Use StringBuilder on string Refactor! Pro feature

One of the wellcome refactoring features of [DX] Refactor! Pro is “replace string with StringBuilder”. Why would you want to do that? String building into a string variable is slow because each time you change the value of string variable the memory for new value is allocated, new value is stored into this new memory place and old memory block is released for garbage collection. So, if you have a bunch of string modifications, such as building a text, you should avoid using string variable and instead use StringBuilder class that deals with memory much more gently (note that if you have few modifications string variable is still a better option). That’s why Use StringBuilder refactoring comes handy. Imagine this piece of immaginary code that happens to exist here and there:

int[] list = new int[] { 1, 2, 3, 4, 5, 6, 7, 8, 9, 0 }; string concatenated = string.Empty; foreach (int item in list) { if (concatenated.Length > 0) concatenated += ", "; concatenated += item.ToString(); } return c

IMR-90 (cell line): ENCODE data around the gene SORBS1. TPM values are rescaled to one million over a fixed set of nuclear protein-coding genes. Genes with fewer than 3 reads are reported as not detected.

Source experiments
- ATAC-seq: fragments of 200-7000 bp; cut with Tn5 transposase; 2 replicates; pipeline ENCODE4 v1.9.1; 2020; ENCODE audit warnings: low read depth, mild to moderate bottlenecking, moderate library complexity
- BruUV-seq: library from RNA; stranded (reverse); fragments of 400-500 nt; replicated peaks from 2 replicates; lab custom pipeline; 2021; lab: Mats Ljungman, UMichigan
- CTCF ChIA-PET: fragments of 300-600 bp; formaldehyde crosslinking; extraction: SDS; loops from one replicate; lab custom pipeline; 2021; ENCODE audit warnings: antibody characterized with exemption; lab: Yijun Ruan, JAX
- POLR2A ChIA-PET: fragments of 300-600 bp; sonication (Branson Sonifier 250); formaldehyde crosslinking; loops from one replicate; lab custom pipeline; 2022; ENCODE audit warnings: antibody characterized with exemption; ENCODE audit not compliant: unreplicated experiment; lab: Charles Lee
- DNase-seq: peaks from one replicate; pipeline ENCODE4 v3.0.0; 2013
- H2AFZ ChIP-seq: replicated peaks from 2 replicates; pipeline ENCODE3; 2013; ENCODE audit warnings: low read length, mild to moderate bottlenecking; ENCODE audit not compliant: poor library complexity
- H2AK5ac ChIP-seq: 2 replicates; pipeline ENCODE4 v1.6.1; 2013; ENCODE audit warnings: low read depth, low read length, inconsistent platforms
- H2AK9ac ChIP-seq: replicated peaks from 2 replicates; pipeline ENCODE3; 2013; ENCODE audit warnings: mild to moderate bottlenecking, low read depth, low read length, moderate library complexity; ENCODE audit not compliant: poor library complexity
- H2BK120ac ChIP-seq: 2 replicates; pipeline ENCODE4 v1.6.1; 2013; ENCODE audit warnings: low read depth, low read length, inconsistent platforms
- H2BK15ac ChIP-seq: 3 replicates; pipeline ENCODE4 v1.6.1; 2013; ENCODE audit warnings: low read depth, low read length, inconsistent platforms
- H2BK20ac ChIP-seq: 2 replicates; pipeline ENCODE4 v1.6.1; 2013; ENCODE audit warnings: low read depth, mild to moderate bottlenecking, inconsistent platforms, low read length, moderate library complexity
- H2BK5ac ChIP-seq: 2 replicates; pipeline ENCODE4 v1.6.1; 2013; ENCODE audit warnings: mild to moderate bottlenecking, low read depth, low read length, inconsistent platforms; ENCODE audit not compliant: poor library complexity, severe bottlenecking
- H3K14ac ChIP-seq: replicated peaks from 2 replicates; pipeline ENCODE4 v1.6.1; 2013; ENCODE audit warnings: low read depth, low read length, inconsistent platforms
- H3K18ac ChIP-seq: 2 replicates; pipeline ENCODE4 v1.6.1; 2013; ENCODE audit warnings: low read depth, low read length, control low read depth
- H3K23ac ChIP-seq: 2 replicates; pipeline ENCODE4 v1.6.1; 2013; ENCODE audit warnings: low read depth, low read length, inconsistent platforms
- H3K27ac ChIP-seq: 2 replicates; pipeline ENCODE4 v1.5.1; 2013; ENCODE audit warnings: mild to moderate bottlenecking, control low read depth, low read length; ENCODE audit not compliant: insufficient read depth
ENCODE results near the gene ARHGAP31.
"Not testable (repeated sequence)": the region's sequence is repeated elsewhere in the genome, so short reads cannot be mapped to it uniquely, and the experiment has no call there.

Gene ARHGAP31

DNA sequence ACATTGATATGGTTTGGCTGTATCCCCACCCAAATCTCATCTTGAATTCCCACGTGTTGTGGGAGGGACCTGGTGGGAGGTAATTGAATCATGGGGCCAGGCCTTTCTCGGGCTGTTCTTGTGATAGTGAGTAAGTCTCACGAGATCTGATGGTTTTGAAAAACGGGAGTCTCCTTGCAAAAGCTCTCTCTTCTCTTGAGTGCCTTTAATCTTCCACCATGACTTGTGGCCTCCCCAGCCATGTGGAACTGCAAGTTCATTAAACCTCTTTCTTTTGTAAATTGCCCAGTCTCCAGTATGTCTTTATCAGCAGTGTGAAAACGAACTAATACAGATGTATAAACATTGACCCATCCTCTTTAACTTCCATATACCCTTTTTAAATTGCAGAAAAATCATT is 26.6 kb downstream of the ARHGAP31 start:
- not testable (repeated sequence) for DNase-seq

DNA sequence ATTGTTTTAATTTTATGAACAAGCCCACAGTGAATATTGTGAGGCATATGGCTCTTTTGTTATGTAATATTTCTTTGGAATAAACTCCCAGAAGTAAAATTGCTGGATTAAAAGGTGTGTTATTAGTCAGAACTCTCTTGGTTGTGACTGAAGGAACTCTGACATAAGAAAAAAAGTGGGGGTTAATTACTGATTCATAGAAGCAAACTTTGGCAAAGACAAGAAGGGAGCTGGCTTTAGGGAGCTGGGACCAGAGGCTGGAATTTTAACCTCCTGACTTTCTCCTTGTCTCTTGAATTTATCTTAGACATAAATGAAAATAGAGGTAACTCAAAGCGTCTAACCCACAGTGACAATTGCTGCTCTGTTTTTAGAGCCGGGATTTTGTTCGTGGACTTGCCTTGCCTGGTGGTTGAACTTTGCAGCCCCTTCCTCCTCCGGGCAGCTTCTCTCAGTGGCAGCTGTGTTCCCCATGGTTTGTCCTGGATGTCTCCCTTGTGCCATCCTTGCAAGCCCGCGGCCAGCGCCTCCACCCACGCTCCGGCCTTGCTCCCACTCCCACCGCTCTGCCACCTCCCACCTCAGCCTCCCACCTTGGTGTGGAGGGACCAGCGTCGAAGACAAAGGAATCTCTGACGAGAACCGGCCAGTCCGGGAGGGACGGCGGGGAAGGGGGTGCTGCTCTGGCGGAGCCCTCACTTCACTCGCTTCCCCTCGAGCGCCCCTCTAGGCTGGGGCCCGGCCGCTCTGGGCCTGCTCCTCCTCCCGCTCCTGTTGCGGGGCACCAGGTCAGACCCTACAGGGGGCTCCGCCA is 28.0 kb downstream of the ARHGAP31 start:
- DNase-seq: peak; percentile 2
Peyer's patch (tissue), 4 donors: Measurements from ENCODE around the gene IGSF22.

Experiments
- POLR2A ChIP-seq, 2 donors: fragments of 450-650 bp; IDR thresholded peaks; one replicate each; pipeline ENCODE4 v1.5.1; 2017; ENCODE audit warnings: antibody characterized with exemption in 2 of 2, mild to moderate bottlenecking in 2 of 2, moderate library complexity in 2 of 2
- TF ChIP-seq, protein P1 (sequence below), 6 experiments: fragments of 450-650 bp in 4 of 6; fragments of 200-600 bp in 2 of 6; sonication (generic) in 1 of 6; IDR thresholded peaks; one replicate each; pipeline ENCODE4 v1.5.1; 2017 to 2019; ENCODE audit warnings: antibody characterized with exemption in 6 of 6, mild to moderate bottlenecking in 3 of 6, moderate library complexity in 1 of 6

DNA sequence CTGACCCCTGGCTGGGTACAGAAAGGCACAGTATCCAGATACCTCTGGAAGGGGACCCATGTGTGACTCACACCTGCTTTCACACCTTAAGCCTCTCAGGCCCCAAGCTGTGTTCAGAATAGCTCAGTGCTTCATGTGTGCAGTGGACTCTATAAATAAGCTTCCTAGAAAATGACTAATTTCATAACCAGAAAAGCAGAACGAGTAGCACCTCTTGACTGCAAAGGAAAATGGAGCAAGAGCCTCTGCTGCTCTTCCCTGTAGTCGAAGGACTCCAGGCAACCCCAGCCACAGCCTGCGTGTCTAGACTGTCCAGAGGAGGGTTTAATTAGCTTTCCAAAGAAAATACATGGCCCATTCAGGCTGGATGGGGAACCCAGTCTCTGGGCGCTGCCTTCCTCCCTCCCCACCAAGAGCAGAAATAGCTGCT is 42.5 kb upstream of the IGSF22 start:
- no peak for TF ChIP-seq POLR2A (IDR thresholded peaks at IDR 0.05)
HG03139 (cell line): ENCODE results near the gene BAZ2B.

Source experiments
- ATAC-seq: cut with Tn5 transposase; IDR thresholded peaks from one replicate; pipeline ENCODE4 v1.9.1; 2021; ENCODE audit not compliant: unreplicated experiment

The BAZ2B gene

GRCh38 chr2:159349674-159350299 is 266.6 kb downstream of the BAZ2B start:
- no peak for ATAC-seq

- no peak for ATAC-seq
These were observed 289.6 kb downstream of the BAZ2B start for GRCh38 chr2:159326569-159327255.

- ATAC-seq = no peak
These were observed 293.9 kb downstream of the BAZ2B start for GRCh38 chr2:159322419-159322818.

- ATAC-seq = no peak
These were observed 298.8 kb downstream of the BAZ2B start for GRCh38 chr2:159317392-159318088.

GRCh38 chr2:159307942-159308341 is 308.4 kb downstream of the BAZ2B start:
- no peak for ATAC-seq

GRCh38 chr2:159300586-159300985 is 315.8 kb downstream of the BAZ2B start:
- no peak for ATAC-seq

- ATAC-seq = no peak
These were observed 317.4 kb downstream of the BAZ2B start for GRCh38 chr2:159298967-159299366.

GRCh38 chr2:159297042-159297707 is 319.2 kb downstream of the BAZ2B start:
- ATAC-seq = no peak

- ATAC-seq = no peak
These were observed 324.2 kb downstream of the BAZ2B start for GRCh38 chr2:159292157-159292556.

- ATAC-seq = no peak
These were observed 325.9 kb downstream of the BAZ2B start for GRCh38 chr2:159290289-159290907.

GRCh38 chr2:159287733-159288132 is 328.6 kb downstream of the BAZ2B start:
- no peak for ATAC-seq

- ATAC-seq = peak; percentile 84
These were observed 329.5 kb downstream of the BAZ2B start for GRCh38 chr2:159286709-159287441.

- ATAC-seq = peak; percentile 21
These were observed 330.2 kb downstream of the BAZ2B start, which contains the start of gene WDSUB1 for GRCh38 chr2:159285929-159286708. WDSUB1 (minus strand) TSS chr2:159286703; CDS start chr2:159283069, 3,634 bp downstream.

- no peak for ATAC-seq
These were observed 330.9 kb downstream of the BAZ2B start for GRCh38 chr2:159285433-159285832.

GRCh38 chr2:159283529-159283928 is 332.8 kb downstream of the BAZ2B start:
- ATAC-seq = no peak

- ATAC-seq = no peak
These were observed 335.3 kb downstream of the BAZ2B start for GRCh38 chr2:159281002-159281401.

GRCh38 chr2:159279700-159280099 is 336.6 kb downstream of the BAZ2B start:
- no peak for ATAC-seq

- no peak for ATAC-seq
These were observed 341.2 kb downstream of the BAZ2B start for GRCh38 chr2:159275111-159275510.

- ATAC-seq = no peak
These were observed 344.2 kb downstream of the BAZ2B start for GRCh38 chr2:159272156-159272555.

If the number of items would be greater this code will become relatively sluggish to execute. Obviously there is a need of StringBuilder but instead of manually rewritting the code you can do this: select the code and press Refactor! key, pick Use StringBuilder: concatenated from Refactor! menu:

Refactor! will preview what changes it will do to replace the string with StringBuilder. Confirm the change and here is what you’ll get:

int[] list = new int[] { 1, 2, 3, 4, 5, 6, 7, 8, 9, 0 }; StringBuilder concatenatedBuilder = new StringBuilder(); foreach (int item in list) { if (concatenatedBuilder.Length > 0) concatenatedBuilder.Append(", "); concatenatedBuilder.Append(item.ToString()); } return concatenatedBuilder.ToString();

Needless to say that no coding was required and the code will perform much better, specially with bigger lists. Cool, eh.

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